At a Senate Judiciary Committee hearing regarding how to reinstate provisions of the Voting Rights Act that were recently struck down by the Supreme Court, a top Republican senator indicated that the price of restoring the Act will be creating a special protection for certain state laws that could prevent thousands of minority citizens from casting a ballot. In his opening statement at the hearing, Sen. Chuck Grassley (R-IA) said that any legislative fix to the Supreme Court’s decision “should not threaten common-sense measures to ensure the integrity of voting, such as constitutional voter identification laws.”
This statement builds upon a prior statement Grassley made shortly after the Supreme Court’s decision. In June, Grassley said that, while he is “open to looking at ways to address the issues addressed in the court’s decision,” he also believed that the Justice Department misused the Voting Rights Act when it blocked voter ID laws. His comment today, which occurred in the context of a list of limits he believes Congress must be cognizant of if it reinstates the Act, is his strongest statement to date indicating that he believes the new law must contain a carve out ensuring that voter ID laws will not be blocked, no matter how severe their impact on minority voters.
In reality, voter ID laws are anything but common sense. Although Grassley claims that they are necessary to preserve voter “integrity” — i.e. to prevent people from showing up at the polls and pretending to be someone else — in-person voter fraud is virtually non-existent. Indeed, one study found that just 0.0023 percent of votes are the product of such fraud. Thus, a person is more likely to be struck by lightning than to commit fraud at the polls.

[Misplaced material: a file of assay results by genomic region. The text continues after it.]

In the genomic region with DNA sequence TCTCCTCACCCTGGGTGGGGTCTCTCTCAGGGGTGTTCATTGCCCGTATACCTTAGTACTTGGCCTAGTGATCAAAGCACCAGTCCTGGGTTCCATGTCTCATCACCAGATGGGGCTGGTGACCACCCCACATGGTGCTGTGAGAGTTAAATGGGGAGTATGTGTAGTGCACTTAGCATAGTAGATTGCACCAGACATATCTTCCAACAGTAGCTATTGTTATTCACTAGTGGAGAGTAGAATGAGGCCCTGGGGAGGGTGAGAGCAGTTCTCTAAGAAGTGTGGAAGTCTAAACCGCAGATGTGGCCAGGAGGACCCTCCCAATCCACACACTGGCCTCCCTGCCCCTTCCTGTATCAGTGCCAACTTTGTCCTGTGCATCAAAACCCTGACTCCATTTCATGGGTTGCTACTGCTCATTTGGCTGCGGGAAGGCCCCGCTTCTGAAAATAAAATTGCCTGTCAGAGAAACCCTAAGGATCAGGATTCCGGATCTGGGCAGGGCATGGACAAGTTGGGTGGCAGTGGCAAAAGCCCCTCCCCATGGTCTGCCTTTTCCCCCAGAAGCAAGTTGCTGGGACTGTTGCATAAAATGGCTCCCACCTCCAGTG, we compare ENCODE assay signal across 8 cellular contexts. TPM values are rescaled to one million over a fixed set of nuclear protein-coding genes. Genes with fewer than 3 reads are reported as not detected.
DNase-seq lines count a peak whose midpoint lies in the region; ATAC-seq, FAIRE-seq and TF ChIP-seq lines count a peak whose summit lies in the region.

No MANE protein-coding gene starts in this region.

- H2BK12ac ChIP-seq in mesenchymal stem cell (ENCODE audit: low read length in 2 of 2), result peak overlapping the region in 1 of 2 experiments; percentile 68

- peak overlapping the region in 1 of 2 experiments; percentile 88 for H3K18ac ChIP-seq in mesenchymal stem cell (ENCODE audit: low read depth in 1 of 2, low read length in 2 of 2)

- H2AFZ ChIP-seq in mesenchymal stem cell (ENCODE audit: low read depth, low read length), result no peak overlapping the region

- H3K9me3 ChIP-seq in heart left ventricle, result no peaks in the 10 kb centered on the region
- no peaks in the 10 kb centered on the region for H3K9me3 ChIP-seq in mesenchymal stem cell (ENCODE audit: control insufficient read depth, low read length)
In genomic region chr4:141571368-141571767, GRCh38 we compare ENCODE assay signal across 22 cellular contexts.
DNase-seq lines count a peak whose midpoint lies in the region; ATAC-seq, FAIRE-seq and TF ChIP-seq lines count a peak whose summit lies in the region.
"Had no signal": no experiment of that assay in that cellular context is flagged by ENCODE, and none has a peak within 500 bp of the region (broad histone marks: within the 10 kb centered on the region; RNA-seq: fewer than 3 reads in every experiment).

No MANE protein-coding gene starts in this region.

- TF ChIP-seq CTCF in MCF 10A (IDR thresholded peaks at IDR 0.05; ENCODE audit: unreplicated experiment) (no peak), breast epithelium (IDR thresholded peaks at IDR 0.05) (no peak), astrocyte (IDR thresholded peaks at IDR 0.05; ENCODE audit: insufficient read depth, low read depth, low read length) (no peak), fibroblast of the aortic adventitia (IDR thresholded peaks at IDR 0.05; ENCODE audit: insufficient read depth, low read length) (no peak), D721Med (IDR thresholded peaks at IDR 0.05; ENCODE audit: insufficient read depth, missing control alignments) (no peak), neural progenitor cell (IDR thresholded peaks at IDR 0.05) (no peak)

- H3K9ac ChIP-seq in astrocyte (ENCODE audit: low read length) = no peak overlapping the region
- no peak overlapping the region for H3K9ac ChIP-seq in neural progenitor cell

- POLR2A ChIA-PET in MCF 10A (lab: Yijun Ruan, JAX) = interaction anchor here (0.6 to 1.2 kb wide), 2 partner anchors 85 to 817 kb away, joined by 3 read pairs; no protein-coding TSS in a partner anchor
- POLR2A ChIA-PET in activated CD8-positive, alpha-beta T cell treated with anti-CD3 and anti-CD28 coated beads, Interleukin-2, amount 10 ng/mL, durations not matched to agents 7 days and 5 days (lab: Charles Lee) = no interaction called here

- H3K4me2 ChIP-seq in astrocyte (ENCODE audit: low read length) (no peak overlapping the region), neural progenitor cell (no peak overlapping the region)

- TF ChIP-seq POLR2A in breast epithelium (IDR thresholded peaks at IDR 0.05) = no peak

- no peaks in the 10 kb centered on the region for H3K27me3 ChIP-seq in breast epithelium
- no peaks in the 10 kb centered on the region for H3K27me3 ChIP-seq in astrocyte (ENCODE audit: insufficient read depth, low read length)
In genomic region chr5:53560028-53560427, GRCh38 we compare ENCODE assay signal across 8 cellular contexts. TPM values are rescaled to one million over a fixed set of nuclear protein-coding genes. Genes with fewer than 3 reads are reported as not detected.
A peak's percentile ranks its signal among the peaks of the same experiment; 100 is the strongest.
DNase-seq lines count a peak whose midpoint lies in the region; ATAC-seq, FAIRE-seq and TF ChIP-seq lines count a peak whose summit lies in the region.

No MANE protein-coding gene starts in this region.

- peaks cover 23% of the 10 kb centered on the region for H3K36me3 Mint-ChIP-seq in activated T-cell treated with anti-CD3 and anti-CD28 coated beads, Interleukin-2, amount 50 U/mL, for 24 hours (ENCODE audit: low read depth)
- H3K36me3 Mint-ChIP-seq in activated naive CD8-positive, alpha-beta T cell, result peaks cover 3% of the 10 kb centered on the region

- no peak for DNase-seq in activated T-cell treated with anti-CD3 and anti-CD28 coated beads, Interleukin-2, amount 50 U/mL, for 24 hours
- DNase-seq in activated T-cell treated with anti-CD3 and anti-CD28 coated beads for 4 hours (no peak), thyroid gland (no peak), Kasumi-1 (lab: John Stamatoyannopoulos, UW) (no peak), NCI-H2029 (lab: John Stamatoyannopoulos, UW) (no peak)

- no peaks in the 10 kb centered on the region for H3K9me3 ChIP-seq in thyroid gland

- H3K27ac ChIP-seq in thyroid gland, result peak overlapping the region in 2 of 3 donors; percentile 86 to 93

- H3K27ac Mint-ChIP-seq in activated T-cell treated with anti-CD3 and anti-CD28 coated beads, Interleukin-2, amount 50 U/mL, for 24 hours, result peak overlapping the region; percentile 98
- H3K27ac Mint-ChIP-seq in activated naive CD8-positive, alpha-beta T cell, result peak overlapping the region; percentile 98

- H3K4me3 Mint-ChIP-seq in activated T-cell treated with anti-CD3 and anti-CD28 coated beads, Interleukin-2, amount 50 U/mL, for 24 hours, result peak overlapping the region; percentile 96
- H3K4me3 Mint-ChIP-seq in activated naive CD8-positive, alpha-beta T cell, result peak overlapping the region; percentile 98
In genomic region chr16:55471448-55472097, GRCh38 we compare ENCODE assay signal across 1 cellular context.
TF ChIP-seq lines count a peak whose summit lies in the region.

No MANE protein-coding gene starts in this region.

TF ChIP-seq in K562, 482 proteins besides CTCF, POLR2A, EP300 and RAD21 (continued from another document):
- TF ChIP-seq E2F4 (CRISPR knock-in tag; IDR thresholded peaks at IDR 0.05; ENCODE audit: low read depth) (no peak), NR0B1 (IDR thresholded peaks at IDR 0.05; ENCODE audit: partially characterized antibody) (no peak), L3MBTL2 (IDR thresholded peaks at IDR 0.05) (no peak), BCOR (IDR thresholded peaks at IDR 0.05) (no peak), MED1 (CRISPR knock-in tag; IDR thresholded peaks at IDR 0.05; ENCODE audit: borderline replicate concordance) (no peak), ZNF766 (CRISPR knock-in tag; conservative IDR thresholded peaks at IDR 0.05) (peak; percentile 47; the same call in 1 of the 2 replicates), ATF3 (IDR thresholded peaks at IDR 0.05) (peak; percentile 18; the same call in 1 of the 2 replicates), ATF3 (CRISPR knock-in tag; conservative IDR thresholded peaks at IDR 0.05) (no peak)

What voter ID laws do accomplish, however, is disenfranchising thousands of voters from populations that are disproportionately unlikely to have ID. These include people of color, but also low-income voters and students — all of which are groups that tend to vote for Democrats over Republicans. While studies differ on how many voters will be denied the right to vote by a voter ID law, conservative estimates suggest that between 2 to 3 percent of registered voters are disenfranchised by these laws. Moreover, according to New York Times numbers guru Nate Silver, had Pennsylvania’s voter ID law been in full effect in 2012, “I estimate that this would reduce President Obama’s margin against Mitt Romney by a net of 1.2 percentage points.”
Indeed, earlier this week, Pennsylvania’s Republican Party Chair Rob Gleason admitted in a television interview that voter ID “helped a bit” in reducing Obama’s margin against Romney. Before the election, Pennsylvania House Leader Mike Turzai (R-PA) predicted that voter ID “is gonna allow Governor Romney to win the state of Pennsylvania.” Pennsylvania never got to find out if Turzai was correct, however, because of a state court decision blocking most of the law from taking effect last November.
Now, however, Grassley wants to make giving special protection to Turzai’s plan to help improve Republican’s chances in elections a condition of reinstating one of the nation’s most important voting rights laws. In order to restore a law preventing discrimination against minority voters, Congress would have to greenlight Republican lawmakers’ leading method of discriminating against minority voters.